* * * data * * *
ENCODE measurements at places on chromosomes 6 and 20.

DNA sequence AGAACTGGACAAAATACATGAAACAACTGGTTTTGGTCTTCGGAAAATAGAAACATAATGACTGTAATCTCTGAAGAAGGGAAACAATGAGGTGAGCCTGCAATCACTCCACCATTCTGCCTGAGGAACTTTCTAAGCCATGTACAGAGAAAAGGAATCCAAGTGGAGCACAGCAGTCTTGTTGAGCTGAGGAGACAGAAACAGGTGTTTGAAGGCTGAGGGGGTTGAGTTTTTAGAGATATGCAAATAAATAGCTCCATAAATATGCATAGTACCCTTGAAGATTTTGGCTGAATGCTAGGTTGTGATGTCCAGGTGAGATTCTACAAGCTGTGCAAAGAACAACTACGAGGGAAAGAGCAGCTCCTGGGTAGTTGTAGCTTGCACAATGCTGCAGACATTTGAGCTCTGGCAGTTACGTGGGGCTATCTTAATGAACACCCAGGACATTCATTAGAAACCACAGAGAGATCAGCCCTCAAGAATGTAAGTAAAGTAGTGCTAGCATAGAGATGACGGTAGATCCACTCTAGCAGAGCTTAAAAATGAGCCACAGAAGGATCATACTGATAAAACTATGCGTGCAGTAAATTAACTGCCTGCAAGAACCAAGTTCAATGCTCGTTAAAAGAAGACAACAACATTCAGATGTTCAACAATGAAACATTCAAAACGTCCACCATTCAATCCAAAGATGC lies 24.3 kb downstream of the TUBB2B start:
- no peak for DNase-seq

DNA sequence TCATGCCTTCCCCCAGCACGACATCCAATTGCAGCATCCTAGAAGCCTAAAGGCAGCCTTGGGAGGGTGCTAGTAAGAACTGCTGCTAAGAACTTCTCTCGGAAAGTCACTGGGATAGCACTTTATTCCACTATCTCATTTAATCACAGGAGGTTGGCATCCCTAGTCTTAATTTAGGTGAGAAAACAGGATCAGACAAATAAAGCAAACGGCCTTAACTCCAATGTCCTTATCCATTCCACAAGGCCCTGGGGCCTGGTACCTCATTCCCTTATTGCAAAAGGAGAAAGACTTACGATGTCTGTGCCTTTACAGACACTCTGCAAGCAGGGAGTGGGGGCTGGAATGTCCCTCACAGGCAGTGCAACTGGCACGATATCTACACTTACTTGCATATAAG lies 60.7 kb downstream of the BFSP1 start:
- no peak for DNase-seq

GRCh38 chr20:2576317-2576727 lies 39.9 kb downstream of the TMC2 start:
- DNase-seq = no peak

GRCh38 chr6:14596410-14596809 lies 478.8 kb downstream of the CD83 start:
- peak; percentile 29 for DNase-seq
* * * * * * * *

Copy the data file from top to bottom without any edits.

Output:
ENCODE measurements at places on chromosomes 6 and 20.

DNA sequence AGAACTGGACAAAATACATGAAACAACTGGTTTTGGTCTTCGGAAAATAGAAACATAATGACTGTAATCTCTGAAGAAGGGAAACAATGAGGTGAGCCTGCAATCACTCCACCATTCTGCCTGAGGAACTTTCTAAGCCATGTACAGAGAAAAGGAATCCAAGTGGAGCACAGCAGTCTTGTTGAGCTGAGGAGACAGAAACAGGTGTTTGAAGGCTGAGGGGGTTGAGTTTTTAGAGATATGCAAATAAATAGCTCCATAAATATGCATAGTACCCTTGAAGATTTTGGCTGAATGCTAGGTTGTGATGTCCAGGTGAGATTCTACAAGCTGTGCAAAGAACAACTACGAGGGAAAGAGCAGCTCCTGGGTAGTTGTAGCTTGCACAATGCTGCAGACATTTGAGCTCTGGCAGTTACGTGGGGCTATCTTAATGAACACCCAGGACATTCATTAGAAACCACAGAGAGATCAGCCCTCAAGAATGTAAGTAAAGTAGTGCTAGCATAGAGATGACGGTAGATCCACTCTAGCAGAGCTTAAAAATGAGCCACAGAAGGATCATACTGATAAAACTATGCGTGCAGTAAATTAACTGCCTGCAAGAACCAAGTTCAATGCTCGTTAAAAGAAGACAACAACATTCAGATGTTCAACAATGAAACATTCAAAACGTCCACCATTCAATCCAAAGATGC lies 24.3 kb downstream of the TUBB2B start:
- no peak for DNase-seq

DNA sequence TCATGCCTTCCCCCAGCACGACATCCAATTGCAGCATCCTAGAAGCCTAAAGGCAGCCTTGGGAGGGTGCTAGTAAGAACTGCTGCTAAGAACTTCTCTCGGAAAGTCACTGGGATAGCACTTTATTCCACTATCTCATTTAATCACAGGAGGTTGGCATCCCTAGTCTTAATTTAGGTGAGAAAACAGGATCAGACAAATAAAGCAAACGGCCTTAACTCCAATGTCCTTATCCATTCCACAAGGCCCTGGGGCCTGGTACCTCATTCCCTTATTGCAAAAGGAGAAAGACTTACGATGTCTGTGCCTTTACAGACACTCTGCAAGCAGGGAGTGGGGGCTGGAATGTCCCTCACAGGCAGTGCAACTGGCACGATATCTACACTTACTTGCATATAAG lies 60.7 kb downstream of the BFSP1 start:
- no peak for DNase-seq

GRCh38 chr20:2576317-2576727 lies 39.9 kb downstream of the TMC2 start:
- DNase-seq = no peak

GRCh38 chr6:14596410-14596809 lies 478.8 kb downstream of the CD83 start:
- peak; percentile 29 for DNase-seq